Hey everyone,

I know you can correct for regression to the mean for two time points, in a before and after scenario. But does anyone know how to do this when there are more than two time points, let's say there are about 10 points in a time series. I was hoping to model the longitudinal data with a random effects model, where each individual has a random intercept and slope, but I am not sure as to how to take into account the 'regression to the mean' effect.

I know that looking at the correlation between the random slope and random intercept will help assess the relationship with the 'regression to the mean' effect in play, but is there a way I can do this without this RTM effect?

Would centering the dependent variable help? because then the intercept of a centered variable becomes the mean and when you look at the correlation between random intercept and random slope, it's no longer the baseline but the mean and slope - and therefore, less susceptible to 'regression to the mean' effects?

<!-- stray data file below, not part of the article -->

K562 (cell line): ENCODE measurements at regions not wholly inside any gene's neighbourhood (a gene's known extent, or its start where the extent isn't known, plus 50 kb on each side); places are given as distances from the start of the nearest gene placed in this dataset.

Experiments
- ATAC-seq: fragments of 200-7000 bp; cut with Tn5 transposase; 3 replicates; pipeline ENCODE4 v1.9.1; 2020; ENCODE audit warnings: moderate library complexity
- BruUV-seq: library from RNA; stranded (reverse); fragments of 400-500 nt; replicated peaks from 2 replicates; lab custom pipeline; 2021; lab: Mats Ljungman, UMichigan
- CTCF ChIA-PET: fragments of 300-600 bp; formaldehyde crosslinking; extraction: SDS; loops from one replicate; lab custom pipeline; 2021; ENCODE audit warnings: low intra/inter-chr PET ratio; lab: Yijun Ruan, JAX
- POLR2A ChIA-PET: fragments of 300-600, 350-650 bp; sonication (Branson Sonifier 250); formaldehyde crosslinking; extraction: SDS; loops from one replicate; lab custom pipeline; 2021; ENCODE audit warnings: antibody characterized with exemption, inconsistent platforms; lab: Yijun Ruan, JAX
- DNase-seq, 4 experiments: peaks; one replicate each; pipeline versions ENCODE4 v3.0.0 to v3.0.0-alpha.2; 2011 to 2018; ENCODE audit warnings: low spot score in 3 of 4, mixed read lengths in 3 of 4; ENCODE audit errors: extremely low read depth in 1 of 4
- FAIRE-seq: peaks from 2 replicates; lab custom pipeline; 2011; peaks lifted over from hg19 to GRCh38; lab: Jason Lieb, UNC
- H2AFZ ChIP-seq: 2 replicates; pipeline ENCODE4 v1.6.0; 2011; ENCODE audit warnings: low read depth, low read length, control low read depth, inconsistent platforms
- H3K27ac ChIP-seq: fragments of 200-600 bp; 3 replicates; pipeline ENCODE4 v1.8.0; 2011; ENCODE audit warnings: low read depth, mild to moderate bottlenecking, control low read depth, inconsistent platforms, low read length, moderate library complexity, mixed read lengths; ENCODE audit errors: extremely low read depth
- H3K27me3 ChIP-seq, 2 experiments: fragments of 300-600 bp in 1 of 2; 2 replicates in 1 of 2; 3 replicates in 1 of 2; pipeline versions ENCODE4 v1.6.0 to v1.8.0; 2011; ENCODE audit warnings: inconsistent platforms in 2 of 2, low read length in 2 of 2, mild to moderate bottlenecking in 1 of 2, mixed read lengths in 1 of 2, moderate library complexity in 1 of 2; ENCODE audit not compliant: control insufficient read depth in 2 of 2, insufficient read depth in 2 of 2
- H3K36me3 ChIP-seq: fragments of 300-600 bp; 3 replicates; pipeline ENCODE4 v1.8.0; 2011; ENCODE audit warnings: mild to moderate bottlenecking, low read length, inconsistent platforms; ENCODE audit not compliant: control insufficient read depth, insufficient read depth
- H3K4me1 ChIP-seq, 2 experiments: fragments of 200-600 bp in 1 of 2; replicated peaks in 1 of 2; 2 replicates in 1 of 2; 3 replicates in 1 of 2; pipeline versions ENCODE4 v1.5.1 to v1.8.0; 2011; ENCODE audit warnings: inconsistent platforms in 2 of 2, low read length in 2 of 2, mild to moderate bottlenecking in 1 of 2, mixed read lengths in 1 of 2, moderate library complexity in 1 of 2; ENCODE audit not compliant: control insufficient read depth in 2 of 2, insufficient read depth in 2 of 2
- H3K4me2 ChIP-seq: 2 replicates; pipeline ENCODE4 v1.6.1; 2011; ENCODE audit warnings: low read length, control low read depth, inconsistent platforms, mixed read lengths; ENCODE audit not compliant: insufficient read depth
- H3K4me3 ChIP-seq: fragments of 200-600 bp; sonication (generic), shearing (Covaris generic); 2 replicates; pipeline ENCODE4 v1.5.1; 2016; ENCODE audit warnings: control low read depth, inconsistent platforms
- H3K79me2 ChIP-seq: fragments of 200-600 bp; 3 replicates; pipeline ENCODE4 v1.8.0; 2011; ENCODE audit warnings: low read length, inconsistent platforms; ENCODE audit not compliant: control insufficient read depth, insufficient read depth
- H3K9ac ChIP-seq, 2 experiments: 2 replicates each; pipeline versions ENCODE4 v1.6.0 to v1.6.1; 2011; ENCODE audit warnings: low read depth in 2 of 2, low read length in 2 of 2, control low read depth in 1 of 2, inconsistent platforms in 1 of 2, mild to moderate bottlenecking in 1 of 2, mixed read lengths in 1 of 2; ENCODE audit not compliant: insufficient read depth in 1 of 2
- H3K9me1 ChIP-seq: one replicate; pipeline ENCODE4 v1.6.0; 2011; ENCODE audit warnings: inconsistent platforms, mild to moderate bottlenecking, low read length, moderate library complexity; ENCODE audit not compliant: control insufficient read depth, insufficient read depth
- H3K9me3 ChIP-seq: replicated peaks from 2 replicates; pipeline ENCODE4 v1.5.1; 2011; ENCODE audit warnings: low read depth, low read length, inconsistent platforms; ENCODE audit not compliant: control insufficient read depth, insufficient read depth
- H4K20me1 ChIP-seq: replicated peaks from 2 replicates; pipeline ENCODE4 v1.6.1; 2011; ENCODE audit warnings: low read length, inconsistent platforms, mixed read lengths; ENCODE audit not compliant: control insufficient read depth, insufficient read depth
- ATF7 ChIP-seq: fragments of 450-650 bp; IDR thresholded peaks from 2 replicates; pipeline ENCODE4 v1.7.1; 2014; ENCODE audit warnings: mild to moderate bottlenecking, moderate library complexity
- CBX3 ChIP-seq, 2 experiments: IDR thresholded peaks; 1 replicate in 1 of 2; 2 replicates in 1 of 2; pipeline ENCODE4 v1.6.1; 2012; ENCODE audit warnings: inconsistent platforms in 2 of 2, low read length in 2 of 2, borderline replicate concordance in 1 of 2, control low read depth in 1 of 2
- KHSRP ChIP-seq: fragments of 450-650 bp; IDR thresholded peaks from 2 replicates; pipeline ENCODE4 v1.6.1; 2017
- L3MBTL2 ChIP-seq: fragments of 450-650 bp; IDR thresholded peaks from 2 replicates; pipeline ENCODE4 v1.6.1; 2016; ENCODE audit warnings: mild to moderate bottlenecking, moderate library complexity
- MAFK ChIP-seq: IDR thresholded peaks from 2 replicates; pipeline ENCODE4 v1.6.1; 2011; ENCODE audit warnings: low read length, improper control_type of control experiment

I know you can correct for regression to the mean for two time points, in a before and after scenario. But does anyone know how to do this when there are more than two time points, let's say there are about 10 points in a time series. I was hoping to model the longitudinal data with a random effects model, where each individual has a random intercept and slope, but I am not sure as to how to take into account the 'regression to the mean' effect.

I know that looking at the correlation between the random slope and random intercept will help assess the relationship with the 'regression to the mean' effect in play, but is there a way I can do this without this RTM effect?

Would centering the dependent variable help? because then the intercept of a centered variable becomes the mean and when you look at the correlation between random intercept and random slope, it's no longer the baseline but the mean and slope - and therefore, less susceptible to 'regression to the mean' effects?

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